International Peace Initiatives (IPI) was established by Dr Karambu Ringera in 2002 in order to mitigate the effects of poverty, HIV/AIDS and discrimination in the local area. Her vision was to set up a grass-roots community-building project, with a particular focus on improving the lives of vulnerable children.
One key initiative is IPI’s Kithoka Amani Community Home (KACH), which cares for 30 local vulnerable children whose families are too debilitated by the consequences of HIV, poverty or addiction to look after them. The children’s living, social, health, emotional and educational needs are met through a holistic, community-based approach, which allows the children to remain part of the community where they grew up, continue to attend their local schools and maintain close ties with extended family and friends. The children’s confidence and self-esteem has grown visibly as a result of having new uniforms to wear to school, and the provision of a midday meal is of great importance as poor nutrition is proven to have a profound effect on children’s health and development.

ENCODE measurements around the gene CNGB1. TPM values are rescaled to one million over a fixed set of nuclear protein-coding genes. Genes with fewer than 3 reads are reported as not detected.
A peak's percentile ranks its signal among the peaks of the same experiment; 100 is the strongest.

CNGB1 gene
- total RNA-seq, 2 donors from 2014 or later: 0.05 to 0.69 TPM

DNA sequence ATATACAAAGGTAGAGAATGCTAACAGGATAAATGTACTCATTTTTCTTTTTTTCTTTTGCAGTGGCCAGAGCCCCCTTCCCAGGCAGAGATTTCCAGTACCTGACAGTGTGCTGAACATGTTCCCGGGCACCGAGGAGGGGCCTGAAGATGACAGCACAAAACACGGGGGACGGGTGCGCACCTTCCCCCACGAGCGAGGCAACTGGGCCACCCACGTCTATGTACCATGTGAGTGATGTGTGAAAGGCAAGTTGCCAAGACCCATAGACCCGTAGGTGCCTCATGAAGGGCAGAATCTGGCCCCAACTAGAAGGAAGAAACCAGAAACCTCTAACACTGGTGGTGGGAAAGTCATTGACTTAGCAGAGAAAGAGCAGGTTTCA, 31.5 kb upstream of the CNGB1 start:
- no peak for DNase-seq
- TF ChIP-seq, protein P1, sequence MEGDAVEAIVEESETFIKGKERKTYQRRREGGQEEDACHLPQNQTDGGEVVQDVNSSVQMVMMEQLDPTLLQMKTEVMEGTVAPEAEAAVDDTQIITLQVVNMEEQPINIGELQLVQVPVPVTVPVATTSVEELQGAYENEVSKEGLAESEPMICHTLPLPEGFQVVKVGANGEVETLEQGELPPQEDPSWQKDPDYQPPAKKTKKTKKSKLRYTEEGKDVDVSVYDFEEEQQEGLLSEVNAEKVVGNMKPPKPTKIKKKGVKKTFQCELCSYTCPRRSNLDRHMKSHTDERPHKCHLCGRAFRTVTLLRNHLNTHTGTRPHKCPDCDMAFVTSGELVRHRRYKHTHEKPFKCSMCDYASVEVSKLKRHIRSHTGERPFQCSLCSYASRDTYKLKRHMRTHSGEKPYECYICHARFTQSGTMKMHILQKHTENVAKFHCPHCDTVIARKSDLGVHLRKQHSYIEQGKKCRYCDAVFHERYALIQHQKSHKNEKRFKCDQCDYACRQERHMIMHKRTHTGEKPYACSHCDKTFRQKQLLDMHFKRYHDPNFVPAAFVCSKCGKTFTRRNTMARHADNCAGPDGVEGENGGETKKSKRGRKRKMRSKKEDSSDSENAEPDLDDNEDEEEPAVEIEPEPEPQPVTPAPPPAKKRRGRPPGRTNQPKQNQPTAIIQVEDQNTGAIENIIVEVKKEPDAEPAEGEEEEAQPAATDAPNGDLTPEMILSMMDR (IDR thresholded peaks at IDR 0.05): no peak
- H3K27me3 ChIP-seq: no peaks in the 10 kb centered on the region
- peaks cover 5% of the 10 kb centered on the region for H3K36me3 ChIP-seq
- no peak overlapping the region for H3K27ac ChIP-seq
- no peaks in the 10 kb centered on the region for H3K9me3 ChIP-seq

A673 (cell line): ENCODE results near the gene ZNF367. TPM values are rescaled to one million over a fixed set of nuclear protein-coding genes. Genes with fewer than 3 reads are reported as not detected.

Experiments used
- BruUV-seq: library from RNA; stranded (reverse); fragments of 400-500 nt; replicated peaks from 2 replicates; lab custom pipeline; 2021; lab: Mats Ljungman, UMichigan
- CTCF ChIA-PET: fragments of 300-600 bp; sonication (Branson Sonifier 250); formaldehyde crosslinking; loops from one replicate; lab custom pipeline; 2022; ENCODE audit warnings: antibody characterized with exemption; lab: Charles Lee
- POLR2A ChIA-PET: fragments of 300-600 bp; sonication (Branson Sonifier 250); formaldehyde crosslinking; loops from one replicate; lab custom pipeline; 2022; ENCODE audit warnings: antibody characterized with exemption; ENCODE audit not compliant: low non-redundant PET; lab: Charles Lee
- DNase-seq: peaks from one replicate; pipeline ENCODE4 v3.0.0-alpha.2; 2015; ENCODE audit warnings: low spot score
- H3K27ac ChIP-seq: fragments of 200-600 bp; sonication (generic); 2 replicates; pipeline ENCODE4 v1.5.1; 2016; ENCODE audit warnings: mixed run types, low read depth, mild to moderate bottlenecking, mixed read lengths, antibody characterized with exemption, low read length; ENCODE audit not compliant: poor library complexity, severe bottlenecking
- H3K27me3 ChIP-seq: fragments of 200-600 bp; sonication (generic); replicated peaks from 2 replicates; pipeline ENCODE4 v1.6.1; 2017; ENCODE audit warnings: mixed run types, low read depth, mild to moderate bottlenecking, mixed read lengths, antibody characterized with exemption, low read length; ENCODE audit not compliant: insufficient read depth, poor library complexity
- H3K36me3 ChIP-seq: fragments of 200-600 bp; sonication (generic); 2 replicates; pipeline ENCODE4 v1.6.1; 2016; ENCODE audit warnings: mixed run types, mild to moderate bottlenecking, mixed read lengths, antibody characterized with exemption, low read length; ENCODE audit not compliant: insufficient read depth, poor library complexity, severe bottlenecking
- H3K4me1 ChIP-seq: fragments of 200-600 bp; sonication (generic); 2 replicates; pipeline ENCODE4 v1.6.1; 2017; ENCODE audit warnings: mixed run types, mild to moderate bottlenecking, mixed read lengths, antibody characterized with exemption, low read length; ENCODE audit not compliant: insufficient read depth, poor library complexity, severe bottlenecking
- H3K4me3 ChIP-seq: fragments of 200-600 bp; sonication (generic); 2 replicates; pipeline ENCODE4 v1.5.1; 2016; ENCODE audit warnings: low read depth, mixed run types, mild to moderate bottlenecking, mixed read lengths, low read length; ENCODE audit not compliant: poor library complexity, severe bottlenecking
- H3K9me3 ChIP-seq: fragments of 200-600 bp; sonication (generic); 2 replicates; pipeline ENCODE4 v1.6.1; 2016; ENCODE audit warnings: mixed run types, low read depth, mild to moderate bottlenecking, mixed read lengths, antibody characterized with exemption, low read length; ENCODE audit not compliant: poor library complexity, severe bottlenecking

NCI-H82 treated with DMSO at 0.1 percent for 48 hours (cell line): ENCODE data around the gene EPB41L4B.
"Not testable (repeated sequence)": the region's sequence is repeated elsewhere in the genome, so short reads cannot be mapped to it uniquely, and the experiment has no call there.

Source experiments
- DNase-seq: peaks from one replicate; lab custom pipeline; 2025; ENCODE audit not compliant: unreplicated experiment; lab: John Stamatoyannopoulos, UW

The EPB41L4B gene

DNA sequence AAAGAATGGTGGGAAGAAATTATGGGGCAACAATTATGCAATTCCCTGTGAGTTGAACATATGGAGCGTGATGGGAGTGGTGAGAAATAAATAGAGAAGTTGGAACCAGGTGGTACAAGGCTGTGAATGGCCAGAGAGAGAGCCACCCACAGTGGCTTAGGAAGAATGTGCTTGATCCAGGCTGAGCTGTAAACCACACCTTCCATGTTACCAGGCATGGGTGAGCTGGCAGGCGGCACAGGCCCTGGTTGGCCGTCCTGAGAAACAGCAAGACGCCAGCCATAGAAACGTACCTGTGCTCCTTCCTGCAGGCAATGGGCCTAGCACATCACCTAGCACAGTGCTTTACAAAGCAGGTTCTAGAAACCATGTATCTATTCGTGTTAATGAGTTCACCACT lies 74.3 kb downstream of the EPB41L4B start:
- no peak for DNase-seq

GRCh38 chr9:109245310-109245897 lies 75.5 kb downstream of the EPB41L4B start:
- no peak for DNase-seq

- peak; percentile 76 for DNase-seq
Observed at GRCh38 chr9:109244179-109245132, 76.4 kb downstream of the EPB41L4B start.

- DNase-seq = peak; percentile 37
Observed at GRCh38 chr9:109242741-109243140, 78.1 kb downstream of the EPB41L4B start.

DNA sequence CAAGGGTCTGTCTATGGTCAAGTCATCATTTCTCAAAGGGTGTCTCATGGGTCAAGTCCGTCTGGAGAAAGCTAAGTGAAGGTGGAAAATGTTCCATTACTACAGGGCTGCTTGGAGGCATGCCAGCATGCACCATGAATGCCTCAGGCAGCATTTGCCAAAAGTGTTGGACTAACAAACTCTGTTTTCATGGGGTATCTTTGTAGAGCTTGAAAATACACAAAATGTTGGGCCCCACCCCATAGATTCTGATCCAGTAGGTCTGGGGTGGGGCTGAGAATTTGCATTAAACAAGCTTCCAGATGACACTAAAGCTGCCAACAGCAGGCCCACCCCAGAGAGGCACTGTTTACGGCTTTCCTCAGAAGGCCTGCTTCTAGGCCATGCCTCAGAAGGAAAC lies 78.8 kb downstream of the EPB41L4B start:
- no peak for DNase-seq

Convinced that peace is not simply the absence of war, but also fair access to basic needs such as health, food, education, clean water, shelter, and the ability to earn a sustainable, dignified living, IPI also runs projects to improve the health and livelihood opportunities of young mothers and women afflicted by extreme poverty and/or affected by HIV/AIDS. These vulnerable women are supported through skills training programmes, which are designed to help them get back on their feet and become better able to provide for their children or future children. In the meantime, IPI provides care, shelter, nourishment and access to education for the children they are presently unable to care for as well as they would like.
Ecologia is also supporting IPI to provide eco-technology and organic agriculture trainings at its community centre so that local families can learn how to grow diverse crops, without using damaging chemical fertilizers, on small pieces of land in order to provide themselves and their children with a nutritious diet. Training in waste recycling and eco-technologies such as biogas cookers are also provided and proving to be invaluable to local households.